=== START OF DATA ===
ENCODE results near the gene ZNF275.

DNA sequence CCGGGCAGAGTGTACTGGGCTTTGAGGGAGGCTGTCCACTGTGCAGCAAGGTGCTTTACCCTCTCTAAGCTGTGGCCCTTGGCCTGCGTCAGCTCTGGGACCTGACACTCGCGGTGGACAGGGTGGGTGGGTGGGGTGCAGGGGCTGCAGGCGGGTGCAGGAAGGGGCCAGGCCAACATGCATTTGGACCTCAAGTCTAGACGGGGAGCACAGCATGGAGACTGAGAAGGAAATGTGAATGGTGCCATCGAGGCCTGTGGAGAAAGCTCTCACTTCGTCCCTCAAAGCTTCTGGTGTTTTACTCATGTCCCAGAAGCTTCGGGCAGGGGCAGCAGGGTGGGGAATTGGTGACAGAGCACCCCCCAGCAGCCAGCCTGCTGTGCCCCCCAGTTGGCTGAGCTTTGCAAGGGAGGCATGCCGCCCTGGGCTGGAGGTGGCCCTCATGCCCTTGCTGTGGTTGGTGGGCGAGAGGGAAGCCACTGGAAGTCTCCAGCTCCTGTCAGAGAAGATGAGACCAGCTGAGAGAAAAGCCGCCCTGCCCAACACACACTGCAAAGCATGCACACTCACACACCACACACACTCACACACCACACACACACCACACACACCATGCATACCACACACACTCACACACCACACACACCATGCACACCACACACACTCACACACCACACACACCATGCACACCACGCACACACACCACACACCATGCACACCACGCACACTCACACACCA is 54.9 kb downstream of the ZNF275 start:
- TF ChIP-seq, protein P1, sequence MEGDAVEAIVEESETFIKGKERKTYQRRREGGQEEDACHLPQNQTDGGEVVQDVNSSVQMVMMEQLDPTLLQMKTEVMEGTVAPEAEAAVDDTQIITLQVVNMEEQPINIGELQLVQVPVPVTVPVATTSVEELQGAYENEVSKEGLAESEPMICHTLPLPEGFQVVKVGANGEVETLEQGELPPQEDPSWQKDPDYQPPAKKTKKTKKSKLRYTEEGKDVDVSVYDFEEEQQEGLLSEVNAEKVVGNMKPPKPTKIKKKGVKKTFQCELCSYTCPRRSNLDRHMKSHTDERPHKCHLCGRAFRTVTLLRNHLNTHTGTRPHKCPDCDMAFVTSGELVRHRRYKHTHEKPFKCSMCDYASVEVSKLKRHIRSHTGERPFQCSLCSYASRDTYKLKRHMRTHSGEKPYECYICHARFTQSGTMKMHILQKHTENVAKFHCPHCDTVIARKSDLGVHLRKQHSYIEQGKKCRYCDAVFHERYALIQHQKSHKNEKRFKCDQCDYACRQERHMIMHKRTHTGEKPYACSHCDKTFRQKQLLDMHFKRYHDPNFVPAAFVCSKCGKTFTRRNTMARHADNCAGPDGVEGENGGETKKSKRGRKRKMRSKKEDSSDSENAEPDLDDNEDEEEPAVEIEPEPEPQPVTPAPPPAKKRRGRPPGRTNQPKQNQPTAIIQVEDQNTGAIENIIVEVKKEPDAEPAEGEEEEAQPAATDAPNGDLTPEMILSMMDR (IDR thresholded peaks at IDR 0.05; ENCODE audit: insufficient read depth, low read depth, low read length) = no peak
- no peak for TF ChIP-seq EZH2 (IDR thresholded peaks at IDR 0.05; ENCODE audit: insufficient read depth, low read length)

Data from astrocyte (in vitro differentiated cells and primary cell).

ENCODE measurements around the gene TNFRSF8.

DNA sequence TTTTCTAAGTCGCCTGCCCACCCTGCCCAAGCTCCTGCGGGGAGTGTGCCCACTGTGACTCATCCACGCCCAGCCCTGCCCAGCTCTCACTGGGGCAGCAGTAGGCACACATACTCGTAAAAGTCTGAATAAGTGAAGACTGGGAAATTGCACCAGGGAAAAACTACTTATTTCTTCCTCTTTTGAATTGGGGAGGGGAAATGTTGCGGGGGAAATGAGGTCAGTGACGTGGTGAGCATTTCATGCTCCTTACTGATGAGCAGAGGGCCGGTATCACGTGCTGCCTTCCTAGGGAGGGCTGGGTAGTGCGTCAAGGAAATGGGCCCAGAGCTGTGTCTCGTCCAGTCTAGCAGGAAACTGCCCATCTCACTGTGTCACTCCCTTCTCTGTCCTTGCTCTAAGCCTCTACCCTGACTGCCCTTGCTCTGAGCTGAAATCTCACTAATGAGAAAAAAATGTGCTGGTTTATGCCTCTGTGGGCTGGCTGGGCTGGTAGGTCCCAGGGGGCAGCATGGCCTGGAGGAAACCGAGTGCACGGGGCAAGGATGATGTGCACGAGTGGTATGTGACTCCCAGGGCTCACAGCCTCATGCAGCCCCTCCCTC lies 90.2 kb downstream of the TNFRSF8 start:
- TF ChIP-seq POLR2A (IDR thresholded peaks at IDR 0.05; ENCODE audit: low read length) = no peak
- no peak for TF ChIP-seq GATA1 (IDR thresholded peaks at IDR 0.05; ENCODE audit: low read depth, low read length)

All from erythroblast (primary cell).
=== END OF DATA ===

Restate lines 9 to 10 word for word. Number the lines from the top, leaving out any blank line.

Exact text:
- no peak for TF ChIP-seq GATA1 (IDR thresholded peaks at IDR 0.05; ENCODE audit: low read depth, low read length)

All from erythroblast (primary cell).